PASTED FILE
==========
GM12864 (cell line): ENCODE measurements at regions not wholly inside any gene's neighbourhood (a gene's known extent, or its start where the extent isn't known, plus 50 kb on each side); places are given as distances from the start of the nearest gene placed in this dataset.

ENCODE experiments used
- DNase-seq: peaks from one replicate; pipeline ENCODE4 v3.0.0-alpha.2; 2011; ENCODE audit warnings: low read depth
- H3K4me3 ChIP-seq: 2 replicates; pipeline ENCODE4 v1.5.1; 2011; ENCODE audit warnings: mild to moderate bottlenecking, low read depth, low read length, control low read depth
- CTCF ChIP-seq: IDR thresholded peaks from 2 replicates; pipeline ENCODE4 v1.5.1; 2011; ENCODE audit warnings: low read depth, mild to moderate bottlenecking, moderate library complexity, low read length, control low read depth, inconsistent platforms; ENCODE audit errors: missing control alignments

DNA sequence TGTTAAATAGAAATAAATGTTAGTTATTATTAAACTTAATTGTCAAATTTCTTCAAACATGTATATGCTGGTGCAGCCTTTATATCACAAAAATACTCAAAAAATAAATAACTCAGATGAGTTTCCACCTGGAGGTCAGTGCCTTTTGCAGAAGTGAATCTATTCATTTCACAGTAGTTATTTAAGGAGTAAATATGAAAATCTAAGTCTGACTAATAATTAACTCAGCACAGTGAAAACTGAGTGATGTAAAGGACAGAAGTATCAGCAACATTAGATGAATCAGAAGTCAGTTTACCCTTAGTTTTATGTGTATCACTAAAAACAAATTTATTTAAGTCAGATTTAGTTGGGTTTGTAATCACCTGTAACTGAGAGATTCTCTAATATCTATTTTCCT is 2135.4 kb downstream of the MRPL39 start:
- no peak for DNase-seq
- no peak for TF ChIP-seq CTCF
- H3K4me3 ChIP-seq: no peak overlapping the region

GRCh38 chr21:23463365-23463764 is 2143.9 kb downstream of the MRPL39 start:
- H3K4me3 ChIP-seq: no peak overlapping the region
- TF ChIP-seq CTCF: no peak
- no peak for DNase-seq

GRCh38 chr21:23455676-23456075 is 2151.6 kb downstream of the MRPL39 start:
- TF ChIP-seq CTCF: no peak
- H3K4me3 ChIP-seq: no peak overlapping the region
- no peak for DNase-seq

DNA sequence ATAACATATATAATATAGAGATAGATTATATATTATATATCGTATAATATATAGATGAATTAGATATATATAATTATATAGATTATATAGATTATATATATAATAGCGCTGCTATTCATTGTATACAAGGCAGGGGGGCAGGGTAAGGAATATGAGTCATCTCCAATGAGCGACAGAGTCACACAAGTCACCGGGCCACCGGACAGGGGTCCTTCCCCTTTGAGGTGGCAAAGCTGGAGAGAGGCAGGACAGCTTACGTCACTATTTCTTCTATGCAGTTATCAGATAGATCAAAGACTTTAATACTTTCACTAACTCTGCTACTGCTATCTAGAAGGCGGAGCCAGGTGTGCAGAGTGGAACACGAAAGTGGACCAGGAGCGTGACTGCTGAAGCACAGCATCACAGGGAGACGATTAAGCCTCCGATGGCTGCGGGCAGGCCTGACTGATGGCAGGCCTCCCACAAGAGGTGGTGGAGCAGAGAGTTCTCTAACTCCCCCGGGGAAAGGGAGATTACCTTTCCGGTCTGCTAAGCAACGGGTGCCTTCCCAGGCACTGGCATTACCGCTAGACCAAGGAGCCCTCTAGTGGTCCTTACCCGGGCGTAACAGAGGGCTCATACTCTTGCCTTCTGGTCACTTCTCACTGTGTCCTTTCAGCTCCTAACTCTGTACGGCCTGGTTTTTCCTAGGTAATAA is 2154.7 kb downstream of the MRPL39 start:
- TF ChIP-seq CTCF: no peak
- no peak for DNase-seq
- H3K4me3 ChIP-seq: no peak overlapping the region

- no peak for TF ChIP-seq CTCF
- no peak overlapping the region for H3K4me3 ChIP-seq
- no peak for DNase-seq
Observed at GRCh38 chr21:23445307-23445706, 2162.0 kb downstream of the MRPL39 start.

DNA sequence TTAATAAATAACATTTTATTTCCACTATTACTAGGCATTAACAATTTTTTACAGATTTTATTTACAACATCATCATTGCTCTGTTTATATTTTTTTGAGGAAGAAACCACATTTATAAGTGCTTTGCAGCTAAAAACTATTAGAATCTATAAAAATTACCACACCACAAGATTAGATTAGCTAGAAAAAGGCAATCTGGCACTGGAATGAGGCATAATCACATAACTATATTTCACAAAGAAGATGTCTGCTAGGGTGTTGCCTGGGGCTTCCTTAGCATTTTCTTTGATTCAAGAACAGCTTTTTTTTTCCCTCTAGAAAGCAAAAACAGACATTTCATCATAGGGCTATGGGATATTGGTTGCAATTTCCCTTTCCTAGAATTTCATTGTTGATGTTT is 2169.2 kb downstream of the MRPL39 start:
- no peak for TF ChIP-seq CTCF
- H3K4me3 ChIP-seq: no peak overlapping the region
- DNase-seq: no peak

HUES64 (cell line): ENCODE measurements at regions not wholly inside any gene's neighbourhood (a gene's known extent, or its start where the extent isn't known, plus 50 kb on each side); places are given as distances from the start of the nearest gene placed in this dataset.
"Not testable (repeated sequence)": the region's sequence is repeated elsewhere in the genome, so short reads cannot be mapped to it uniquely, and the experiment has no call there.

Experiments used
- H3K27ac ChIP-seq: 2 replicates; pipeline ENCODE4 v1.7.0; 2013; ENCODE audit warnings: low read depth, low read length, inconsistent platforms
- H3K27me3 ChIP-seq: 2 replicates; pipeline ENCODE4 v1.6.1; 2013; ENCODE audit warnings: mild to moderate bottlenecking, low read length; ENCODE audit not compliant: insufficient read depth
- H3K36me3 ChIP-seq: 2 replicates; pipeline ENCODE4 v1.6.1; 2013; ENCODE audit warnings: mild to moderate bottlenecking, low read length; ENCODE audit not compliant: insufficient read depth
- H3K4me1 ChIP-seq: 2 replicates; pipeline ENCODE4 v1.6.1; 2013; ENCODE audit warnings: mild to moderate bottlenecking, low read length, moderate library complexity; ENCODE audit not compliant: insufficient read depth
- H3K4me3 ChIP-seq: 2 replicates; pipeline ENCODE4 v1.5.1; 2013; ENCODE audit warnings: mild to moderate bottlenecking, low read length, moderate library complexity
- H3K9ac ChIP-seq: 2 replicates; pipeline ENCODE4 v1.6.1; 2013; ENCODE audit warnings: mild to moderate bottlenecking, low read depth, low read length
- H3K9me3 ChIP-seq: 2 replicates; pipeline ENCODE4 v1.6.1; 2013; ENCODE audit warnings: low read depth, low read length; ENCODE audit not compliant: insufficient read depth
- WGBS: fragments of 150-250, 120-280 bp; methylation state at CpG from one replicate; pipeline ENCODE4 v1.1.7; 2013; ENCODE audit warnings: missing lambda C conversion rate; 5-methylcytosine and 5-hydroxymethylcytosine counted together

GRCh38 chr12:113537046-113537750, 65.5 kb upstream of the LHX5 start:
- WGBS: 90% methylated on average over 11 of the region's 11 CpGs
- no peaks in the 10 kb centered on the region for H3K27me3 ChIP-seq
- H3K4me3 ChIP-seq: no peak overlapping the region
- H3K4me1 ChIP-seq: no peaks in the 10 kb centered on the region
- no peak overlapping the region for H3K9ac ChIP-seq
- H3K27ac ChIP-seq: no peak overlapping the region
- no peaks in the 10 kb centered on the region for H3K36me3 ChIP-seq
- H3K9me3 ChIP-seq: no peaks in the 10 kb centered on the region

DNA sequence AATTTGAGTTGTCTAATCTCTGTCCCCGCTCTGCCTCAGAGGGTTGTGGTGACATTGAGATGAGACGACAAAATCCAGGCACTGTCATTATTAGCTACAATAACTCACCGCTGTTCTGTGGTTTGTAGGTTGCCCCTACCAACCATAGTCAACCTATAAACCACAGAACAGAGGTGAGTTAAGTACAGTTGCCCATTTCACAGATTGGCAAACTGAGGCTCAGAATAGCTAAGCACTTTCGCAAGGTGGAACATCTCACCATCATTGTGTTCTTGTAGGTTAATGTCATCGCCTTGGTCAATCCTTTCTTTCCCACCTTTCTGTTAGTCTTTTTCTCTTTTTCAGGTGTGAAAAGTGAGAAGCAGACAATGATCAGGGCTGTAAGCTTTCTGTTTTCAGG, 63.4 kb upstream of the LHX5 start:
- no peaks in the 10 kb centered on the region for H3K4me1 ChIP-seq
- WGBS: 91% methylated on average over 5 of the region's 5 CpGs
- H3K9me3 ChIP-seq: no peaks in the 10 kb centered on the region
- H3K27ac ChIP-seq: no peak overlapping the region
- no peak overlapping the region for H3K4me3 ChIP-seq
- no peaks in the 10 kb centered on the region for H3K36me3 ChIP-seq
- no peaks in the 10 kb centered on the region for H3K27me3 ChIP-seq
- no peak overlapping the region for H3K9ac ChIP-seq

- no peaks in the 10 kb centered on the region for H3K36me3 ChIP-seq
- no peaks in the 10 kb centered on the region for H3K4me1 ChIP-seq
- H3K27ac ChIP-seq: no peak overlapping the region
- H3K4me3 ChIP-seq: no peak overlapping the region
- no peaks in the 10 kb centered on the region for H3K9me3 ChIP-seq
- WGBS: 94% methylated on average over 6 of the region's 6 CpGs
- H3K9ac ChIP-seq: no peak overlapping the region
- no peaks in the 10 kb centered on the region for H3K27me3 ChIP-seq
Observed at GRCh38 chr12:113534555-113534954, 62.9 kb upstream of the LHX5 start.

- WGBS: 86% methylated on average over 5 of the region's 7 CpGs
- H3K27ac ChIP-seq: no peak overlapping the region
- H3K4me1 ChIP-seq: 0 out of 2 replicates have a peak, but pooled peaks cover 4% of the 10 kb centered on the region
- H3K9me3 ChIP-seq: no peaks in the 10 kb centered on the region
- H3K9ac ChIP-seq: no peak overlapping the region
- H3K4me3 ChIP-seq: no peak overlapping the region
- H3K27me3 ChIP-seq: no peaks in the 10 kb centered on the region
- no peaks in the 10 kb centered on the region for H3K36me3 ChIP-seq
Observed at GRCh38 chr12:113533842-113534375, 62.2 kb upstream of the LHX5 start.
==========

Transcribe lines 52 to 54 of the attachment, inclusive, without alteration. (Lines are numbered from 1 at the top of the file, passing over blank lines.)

- WGBS: 91% methylated on average over 5 of the region's 5 CpGs
- H3K9me3 ChIP-seq: no peaks in the 10 kb centered on the region
- H3K27ac ChIP-seq: no peak overlapping the region